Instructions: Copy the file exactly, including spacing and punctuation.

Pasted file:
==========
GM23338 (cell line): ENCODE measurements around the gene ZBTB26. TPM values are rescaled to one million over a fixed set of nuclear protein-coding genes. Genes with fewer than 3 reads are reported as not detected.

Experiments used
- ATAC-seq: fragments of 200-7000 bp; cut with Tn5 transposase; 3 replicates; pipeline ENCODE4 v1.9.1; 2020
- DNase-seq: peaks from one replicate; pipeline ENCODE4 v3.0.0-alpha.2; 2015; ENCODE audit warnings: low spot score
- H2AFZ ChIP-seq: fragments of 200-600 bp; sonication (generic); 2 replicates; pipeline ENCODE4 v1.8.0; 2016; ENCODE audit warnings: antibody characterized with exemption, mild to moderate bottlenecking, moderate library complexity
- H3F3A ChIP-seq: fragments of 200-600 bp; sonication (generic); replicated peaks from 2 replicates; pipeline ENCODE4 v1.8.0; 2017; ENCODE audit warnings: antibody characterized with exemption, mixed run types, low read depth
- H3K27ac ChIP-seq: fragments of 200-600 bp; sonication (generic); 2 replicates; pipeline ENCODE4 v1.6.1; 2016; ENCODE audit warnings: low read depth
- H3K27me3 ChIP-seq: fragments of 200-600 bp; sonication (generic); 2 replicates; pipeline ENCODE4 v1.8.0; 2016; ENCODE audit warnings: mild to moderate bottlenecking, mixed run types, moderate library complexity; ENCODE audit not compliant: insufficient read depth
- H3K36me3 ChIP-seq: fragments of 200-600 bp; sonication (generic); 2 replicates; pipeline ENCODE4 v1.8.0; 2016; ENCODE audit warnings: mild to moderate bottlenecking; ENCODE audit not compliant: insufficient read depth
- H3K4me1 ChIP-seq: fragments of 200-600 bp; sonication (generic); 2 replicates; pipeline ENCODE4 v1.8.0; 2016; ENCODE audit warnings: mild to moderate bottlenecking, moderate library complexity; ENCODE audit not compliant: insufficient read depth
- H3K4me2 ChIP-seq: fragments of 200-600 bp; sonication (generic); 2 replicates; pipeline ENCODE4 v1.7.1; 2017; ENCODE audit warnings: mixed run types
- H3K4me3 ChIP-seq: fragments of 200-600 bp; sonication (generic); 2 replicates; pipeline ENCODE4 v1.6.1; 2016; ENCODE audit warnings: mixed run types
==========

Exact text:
GM23338 (cell line): ENCODE measurements around the gene ZBTB26. TPM values are rescaled to one million over a fixed set of nuclear protein-coding genes. Genes with fewer than 3 reads are reported as not detected.

Experiments used
- ATAC-seq: fragments of 200-7000 bp; cut with Tn5 transposase; 3 replicates; pipeline ENCODE4 v1.9.1; 2020
- DNase-seq: peaks from one replicate; pipeline ENCODE4 v3.0.0-alpha.2; 2015; ENCODE audit warnings: low spot score
- H2AFZ ChIP-seq: fragments of 200-600 bp; sonication (generic); 2 replicates; pipeline ENCODE4 v1.8.0; 2016; ENCODE audit warnings: antibody characterized with exemption, mild to moderate bottlenecking, moderate library complexity
- H3F3A ChIP-seq: fragments of 200-600 bp; sonication (generic); replicated peaks from 2 replicates; pipeline ENCODE4 v1.8.0; 2017; ENCODE audit warnings: antibody characterized with exemption, mixed run types, low read depth
- H3K27ac ChIP-seq: fragments of 200-600 bp; sonication (generic); 2 replicates; pipeline ENCODE4 v1.6.1; 2016; ENCODE audit warnings: low read depth
- H3K27me3 ChIP-seq: fragments of 200-600 bp; sonication (generic); 2 replicates; pipeline ENCODE4 v1.8.0; 2016; ENCODE audit warnings: mild to moderate bottlenecking, mixed run types, moderate library complexity; ENCODE audit not compliant: insufficient read depth
- H3K36me3 ChIP-seq: fragments of 200-600 bp; sonication (generic); 2 replicates; pipeline ENCODE4 v1.8.0; 2016; ENCODE audit warnings: mild to moderate bottlenecking; ENCODE audit not compliant: insufficient read depth
- H3K4me1 ChIP-seq: fragments of 200-600 bp; sonication (generic); 2 replicates; pipeline ENCODE4 v1.8.0; 2016; ENCODE audit warnings: mild to moderate bottlenecking, moderate library complexity; ENCODE audit not compliant: insufficient read depth
- H3K4me2 ChIP-seq: fragments of 200-600 bp; sonication (generic); 2 replicates; pipeline ENCODE4 v1.7.1; 2017; ENCODE audit warnings: mixed run types
- H3K4me3 ChIP-seq: fragments of 200-600 bp; sonication (generic); 2 replicates; pipeline ENCODE4 v1.6.1; 2016; ENCODE audit warnings: mixed run types